Dr. Anthony J. Candela performed a psychiatric consultative examination of Plaintiff on January 19, 2007. Plaintiff told Dr. Candela that he suffered memory loss as a result of theassault. (Id. 243). In addition, Plaintiff stated that both heat from the stove and cold weather caused him to faint, he could not do heavy lifting or pushing, his ankle caused him pain, and he had chronic headaches. (Id.). Dr. Candela completed a functional assessment, finding that Plaintiff was depressed and anxious and afraid he would be assaulted again if he left his home. (Id.). In his mental status evaluation, Dr. Candela found Plaintiff had cognitive and emotional after effects from his head injury, including flashbacks, sweats, nightmares, depression, and phobia. (Id.). Plaintiff had limited intellectual, memory and concentration abilities but "was alert, attentive and oriented." (Id. 243-44). Dr. Candela did not perform tests for memory or concentration, as noted by Dr. Benito Tan in his initial psychiatric review technique, conducted on January 30, 2007. (Id. 265). Dr. Candela concluded that Plaintiff had posttraumatic stress disorder secondary to mugging, depression, selective memory impairment secondary to traumatic head injury, chronic medical problems and cognitive limitations, and was unable to manage money on his own. (Id. 244). He assigned Plaintiff a Global Assessment Functioning (GAF) score of 35-40.1 (Id.).

During Dr. Tan's review, Plaintiff complained of long-term memory loss. Dr. Tan noted that Plaintiff had not been placed on any medication for psychiatric issues and had not received a referral for psychiatric treatment. He concluded there was insufficient evidence to determine Plaintiff's psychiatric status. (Id. 266).

Dr. Leslie Williams conducted a mental RFC assessment on November 23, 2007 ("the Williams assessment") and concluded that Plaintiff was "capable of understanding instructions and sustaining pace and persistence in simple, routine work." (Id. 285). Plaintiff had subjectivecomplaints of cognitive limitations, but Dr. Williams questioned Plaintiff's credibility based on his history of alcohol abuse, which he had previously denied, and his prior criminal behavior. (Id.).

Vocational expert Rocco Meola testified at the hearing as to work in the national economy Plaintiff could perform. The ALJ asked Meola the following hypothetical: whether work existed for a person of Plaintiff's age, education, and work history who could not remember information for more than one to two months but could remember instructions for simple, repetitive tasks from day to day. (Id. 40). Meola responded that jobs existed for such a person at all exertional levels. (Id. 41). Plaintiff's attorney asked Meola if such a person with a Global Assessment of Functioning of 35-40 would be able to work, and Meola answered that such a person would require restructuring in a vocational rehabilitation program. (Id. 42).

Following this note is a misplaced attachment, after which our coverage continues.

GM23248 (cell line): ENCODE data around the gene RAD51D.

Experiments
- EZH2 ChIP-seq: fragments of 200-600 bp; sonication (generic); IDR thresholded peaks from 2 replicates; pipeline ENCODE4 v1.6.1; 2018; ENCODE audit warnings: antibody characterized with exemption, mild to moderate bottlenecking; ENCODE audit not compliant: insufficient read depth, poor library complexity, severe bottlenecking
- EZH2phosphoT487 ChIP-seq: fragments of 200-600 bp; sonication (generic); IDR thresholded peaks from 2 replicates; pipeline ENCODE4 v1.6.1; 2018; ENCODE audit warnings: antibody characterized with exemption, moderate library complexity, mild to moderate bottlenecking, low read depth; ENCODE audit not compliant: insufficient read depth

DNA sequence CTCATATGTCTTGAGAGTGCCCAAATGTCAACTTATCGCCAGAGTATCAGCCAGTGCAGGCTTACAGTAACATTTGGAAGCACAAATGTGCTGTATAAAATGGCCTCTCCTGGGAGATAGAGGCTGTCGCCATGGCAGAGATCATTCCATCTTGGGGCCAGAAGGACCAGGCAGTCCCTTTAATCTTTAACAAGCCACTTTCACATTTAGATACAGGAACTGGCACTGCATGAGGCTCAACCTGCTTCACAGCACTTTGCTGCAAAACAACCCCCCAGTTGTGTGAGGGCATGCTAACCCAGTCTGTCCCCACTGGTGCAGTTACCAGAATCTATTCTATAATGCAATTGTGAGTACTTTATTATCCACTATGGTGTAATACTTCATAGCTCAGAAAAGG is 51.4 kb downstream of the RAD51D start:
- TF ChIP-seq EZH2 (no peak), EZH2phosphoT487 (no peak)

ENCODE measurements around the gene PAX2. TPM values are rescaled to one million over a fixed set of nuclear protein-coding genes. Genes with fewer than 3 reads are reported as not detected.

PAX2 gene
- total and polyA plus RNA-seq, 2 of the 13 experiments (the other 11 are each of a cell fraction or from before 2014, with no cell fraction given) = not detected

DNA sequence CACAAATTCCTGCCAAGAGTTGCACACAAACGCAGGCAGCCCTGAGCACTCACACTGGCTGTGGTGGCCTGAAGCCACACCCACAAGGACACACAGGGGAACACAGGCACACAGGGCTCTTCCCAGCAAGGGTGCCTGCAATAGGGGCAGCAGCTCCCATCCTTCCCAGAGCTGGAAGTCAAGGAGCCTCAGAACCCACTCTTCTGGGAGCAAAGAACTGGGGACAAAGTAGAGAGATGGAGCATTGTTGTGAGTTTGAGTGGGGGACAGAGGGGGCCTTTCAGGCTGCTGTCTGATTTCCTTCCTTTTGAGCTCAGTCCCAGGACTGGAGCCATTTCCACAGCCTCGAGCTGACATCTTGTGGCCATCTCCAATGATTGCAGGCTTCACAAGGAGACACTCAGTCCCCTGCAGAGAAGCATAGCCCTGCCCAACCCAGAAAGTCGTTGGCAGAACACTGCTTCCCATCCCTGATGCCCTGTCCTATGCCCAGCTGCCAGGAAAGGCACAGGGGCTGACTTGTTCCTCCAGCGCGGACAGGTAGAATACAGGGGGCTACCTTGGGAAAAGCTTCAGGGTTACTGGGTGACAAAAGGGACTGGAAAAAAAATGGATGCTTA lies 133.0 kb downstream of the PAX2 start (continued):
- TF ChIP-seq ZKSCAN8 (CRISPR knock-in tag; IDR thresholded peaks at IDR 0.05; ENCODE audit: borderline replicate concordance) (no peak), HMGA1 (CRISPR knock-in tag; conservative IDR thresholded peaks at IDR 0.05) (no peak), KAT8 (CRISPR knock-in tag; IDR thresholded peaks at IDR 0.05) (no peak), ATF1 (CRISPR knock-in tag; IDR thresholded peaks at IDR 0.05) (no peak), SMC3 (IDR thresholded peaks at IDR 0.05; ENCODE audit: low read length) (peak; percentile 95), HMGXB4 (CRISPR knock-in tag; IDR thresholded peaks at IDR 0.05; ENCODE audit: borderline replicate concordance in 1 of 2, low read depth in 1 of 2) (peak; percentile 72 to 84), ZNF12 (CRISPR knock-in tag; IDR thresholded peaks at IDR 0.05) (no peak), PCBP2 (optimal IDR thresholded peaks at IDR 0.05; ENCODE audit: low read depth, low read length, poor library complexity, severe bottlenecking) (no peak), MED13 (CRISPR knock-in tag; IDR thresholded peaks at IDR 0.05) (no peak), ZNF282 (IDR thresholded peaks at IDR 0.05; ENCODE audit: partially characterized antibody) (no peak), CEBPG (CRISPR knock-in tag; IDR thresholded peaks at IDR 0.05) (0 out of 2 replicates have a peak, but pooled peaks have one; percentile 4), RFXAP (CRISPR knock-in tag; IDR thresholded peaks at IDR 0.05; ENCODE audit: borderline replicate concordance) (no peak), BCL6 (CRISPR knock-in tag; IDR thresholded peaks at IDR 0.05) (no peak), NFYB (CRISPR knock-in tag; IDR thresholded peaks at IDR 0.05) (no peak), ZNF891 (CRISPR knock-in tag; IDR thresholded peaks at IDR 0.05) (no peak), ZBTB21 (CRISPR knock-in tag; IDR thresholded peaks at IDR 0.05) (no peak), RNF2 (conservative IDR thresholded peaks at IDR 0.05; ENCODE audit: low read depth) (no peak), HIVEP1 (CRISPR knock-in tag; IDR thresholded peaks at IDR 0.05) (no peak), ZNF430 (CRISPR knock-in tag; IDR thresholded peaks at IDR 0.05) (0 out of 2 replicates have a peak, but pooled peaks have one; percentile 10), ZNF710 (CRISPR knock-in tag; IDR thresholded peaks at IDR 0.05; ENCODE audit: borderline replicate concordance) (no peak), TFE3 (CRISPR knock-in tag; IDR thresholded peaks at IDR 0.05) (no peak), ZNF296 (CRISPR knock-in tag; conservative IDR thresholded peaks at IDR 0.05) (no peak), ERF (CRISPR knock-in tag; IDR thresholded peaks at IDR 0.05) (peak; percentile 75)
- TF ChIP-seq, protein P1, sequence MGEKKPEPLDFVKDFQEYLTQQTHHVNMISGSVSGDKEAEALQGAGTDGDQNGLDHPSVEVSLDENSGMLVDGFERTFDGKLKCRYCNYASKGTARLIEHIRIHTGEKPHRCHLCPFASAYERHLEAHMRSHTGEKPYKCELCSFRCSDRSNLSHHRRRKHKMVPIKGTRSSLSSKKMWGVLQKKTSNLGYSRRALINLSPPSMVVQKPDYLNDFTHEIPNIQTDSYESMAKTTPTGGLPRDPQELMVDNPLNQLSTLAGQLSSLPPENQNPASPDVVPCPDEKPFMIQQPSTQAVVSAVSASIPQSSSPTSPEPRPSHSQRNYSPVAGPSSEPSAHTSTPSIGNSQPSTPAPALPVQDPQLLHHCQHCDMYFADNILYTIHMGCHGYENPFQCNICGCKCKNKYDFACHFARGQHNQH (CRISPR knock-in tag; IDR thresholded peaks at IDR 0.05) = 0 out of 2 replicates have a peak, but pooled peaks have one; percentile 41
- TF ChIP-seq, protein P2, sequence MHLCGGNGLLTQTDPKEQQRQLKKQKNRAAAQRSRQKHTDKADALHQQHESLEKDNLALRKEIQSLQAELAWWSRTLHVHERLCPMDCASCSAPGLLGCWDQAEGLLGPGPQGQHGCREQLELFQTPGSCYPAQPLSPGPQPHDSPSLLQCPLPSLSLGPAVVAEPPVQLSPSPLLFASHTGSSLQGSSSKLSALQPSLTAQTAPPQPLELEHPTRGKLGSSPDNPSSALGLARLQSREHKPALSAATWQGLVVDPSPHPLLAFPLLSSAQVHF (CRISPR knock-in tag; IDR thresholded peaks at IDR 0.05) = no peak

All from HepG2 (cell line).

A. Determining Disability

Pursuant to the Social Security Act, to receive Supplemental Security Income Benefits, a claimant must show that he is disabled by demonstrating that he is unable to "engage in any substantial gainful activity by reason of any medically determinable physical or mental impairment which can be expected to result in death or which has lasted or can be expected to last for a continuous period of not less than twelve months." 42 U.S.C. § 1382c(a)(3)(A). Taking into account the claimant's age, education, and work experience, disability will be evaluated by the claimant's ability to engage in his previous work or any other form of substantial gainful activity existing in the national economy. 42 U.S.C. § 1382c(a)(3)(B). Thus, the claimant's physical or mental impairments must be "of such severity that he is not only unable to do his previous work but cannot, considering his age, education, and work experience,engage in any other kind of substantial gainful work which exists in the national economy ...." Id. Impairments that affect the claimant's "ability to meet the strength demands of jobs" with respect to "sitting, standing, walking, lifting, carrying, pushing, and pulling" are considered exertional limitations. 20 C.F.R. § 416.969a(a)-(b); Sykes v. Apfel, 228 F.3d 259, 263 (3d Cir. 2000). All other impairments are considered nonexertional. 20 C.F.R. § 416.969a(a), (c); Sykes, 228 F.3d at 263. Decisions regarding disability will be made individually and will be based on evidence adduced at a hearing. Sykes, 228 F.3d at 262 (citing Heckler v. Campbell, 461 U.S. 458, 467, 103 S.Ct. 1952, 76, L.Ed.2d 66 (1983)). Congress has established the type of evidence necessary to prove the existence of a disabling impairment by defining a physical or mental impairment as "an impairment that results from anatomical, physiological, or psychological abnormalities which are demonstrable by medically acceptable clinical and laboratory diagnostic...